Expansion of Charter Schools set to Benefit Hispanic Students
Last Friday, the House of Representatives passed a bipartisan bill to reauthorize and expand a federal program that supports the creation of charter schools around the country. The bill consolidates two existing federal charter school programs and authorizes $300 million per year in grants to states for the expansion and replication of high-quality charter schools. The bill is now headed for the Senate where its prospects of becoming law and the benefits it holds for students across the country remain uncertain.
Hispanic students, especially those from low-income families, benefit from more charter schools, as their parents are presented with more options when deciding which schools are best for their children. Currently, too many low-income Hispanic parents are forced to send their children to underperforming public school systems for lack of better alternatives. This situation is hurting Hispanic students, especially since the majority of public schools appear unable to close the persistent achievement gap between White and Hispanic students.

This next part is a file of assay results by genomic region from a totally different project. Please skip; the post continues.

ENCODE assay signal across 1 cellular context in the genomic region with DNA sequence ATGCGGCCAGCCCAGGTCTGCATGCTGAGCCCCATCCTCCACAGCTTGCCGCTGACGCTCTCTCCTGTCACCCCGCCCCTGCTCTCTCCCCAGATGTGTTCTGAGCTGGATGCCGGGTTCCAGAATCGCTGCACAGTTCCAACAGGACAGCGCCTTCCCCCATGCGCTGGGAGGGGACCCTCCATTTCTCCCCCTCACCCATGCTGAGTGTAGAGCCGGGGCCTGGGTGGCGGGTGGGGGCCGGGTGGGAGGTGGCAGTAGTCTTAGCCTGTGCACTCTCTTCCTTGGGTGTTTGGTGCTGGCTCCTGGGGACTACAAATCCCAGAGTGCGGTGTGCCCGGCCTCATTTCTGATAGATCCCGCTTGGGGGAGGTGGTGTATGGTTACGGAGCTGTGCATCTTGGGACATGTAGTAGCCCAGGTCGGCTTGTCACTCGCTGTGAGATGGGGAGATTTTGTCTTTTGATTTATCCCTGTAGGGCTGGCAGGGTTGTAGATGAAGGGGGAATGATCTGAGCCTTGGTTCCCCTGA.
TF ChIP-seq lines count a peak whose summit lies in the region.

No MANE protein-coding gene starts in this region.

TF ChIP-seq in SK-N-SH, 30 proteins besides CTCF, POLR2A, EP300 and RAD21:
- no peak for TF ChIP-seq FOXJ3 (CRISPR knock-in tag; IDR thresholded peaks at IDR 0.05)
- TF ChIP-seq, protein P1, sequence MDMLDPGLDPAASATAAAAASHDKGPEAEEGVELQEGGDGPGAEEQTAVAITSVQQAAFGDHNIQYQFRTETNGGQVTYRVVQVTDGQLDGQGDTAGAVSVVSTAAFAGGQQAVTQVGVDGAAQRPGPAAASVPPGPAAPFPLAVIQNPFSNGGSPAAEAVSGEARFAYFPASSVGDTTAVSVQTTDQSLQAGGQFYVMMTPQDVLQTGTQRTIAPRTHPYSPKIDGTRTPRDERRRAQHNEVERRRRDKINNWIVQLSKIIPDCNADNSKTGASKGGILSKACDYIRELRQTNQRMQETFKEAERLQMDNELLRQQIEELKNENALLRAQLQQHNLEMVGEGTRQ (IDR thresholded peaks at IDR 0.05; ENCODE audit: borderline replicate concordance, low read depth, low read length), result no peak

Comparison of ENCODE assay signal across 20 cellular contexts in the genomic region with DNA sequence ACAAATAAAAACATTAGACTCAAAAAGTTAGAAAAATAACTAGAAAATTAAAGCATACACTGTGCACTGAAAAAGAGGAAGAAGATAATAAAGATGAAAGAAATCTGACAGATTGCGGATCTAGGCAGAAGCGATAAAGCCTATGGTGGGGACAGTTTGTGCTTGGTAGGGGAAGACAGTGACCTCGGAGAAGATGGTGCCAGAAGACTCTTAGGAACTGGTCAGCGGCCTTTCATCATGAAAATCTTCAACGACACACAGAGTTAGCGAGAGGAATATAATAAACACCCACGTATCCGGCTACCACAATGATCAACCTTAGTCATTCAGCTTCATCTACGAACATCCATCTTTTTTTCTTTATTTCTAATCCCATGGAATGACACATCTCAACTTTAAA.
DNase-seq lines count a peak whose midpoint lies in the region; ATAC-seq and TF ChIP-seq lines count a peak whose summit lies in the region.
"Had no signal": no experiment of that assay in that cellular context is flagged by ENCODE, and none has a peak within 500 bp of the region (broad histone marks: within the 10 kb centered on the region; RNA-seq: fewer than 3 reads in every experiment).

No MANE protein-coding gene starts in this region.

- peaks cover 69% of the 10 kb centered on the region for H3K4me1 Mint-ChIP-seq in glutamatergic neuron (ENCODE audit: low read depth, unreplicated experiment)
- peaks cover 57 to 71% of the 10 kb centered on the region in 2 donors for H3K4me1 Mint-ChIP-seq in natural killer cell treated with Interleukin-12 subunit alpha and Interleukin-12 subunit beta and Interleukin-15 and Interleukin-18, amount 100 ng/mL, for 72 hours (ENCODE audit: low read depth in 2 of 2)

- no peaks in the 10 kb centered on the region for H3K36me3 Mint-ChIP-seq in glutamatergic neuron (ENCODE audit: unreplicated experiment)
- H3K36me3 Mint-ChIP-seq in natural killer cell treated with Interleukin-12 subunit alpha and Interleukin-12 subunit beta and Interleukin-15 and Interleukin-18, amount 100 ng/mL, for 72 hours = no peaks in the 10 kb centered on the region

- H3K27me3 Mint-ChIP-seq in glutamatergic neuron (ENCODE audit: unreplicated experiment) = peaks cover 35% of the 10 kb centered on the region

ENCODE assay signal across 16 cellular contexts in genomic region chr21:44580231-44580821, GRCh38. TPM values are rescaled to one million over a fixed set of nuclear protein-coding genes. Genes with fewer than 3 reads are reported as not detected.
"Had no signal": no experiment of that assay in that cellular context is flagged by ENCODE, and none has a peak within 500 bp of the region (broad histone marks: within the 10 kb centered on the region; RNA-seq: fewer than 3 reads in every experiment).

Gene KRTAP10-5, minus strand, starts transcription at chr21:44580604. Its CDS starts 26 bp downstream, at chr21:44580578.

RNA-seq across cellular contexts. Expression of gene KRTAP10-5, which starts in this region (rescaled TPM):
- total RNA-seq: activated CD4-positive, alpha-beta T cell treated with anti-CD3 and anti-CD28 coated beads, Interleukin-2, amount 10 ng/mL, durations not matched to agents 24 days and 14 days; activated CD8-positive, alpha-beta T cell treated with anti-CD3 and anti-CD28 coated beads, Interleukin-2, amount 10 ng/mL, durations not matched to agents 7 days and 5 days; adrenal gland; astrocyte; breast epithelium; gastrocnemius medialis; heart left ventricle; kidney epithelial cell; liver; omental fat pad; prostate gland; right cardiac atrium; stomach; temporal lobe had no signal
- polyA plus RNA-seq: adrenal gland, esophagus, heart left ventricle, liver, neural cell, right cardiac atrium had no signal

Aiding the creation of more charter schools is a long overdue step in the right direction to provide a better education for our nation's largest minority student population. Furthermore, the bill would direct charter schools to actively seek the recruitment and enrollment of traditionally underserved student populations such as English Language Learners (ELLs). This is particularly important for Hispanic students since approximately80 percent of all English Language Learners in the U.S. speak Spanish.
An expansion of charter school programs will ultimately benefit not only charter schools but all school systems, since empowering parents with the freedom to choose among different schools is crucial to spur competition among institutions and encourage productive innovation in teaching. For generations, a good education has proven to be the best ticket out of poverty and an indispensable tool for increasing the prosperity of individuals of all races and ethnicities. Adopting laws that provide families with more options FOR their children, is a big step Congress could make towards ensuring that Hispanics, like all American students, have access to the best education they need to succeed.
Too many low-income Hispanic parents are forced to send their children to underperforming public schools